School language trips allow students to learn outside the classroom in a real-life setting.
These trips give them the opportunity to test and improve their language skills, so they’re a no-brainer for MFL teachers. However, if you need a little more persuading, here are some reasons why school language trips can be so beneficial.
Why are school language trips great for students?
Learning a language can be tough for students. The technicalities and general vocabulary can be hard to grasp – especially if students aren’t that interested in the subject to begin with.
This is where school language trips come in. In the classroom, learning a language can often seem abstract. On a school trip abroad, the purpose of language learning hits home and its usefulness becomes clear.
A school language trip will cement a student’s existing knowledge through real-life scenarios and will build their confidence. This will help them immensely when it comes to exams; especially when faced with any out-of-the box questions that might require a bit more thought.
On a school language trip, students can learn about the culture they’re studying from a first-hand perspective, and the trip can even tie in to other subjects. For example, if you take French students to Normandy, you could go see the Bayeux tapestry and learn a little about the subject of history while you’re there.
Trips can also highlight areas that need some extra work. Teachers can keep an eye on students’ progress while abroad, and fine-tune lessons to support their needs back home.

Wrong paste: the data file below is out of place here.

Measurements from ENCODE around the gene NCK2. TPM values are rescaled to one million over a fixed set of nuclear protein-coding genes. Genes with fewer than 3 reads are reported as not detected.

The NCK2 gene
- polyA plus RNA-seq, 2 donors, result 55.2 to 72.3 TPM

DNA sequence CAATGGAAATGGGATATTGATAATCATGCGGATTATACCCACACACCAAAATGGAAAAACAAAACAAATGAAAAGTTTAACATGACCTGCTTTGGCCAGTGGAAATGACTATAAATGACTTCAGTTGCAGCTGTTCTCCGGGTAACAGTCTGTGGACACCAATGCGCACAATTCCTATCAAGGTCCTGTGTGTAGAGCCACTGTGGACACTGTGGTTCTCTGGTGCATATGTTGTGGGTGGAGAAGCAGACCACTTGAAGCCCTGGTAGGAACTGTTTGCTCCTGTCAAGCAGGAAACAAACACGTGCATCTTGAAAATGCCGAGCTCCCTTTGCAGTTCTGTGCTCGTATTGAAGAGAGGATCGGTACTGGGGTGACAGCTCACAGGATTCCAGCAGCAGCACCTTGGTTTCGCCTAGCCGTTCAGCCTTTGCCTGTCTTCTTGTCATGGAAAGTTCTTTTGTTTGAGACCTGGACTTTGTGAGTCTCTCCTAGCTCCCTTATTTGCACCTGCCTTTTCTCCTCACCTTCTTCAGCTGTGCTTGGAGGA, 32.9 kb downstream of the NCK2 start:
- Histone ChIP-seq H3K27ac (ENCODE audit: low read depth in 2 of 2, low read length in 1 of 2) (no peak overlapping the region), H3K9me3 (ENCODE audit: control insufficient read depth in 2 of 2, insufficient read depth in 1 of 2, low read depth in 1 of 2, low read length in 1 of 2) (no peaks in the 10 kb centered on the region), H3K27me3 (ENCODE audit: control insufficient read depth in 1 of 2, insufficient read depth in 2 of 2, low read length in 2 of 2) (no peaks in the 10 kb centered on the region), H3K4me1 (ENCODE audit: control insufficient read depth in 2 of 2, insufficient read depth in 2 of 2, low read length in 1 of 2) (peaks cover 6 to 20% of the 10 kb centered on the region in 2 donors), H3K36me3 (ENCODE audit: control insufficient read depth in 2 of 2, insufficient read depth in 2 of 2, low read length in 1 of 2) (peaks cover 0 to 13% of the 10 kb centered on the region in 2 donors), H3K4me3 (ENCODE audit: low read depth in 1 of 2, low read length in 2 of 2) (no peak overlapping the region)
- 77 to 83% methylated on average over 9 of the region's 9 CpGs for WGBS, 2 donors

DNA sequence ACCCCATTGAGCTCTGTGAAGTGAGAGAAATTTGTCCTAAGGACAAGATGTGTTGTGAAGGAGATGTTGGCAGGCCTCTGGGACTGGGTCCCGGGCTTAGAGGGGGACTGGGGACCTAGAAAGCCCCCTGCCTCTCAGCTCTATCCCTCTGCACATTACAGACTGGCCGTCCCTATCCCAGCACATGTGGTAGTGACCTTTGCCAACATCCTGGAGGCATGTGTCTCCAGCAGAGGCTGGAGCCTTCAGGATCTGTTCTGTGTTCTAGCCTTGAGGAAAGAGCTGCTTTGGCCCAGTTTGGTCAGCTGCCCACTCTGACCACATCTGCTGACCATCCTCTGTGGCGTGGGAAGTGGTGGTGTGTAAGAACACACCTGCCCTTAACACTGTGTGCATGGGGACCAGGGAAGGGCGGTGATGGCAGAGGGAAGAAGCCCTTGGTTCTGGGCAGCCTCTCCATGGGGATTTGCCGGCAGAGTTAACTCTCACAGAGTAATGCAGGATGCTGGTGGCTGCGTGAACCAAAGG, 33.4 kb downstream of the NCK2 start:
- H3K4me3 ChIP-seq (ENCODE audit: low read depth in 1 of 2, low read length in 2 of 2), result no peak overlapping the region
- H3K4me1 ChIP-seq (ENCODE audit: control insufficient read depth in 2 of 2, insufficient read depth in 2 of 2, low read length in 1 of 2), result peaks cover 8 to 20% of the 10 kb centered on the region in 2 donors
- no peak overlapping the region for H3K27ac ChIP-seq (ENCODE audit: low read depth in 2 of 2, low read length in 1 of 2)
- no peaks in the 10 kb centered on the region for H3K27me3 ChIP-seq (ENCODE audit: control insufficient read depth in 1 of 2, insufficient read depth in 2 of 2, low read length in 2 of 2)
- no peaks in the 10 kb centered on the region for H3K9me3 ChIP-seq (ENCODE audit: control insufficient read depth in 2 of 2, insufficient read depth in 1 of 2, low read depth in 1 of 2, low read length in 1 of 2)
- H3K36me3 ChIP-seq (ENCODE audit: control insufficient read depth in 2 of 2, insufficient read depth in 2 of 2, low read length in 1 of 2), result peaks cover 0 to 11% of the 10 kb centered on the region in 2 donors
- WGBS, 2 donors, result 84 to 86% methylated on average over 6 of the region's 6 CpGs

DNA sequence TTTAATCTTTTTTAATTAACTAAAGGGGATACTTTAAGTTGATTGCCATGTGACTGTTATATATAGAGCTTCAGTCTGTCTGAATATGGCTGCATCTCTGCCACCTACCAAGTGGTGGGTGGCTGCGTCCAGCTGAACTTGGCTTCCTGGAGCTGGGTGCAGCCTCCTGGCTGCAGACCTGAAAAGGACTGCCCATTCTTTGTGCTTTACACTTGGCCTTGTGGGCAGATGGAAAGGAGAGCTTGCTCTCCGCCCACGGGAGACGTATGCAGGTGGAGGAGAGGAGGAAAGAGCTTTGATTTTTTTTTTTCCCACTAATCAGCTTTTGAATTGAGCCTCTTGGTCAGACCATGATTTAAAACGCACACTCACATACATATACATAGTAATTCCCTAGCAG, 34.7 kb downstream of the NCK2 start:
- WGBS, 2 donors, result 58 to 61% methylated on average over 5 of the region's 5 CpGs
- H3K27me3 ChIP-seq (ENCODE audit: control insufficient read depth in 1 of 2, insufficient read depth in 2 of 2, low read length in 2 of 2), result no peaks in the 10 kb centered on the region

A school trip abroad can pique a student’s interest in a specific language, and go a long way to preparing them for the future. Learning a language can increase both employability and earning potential, and a school language trip is a good way to start students down this path.
Key methods for learning on school language trips
There are several things you can do to ensure your students make the most of their school trips. Here’s a quick run-down:
- Language lessons – Teaching by locals in a local setting can really help students get to grips with regional accents and develop a more realistic approach to language.
- Cultural visits – Go see important sites and any hubs of local activity. Students can test out their skills and discover a little about the culture.
- Send them shopping – Give students a grocery list and encourage them to talk to locals about where they can find specific items – great for sparking general conversation!
- Watch a film – Put on a film (foreign language without the subtitles, of course), and see how much of the story students follow.
- Have cooking lessons – Arrange lessons in cooking local food – if you went to Spain, you could try out paella. Instruct everyone to speak the local language, and help your students learn in a practical setting.
No matter where you take your students on school language trips, you can be sure that they’ll learn a lot and have a new appreciation for the language on their return home.
Want to find out more about learning languages with school trips? Talk to one of our experts!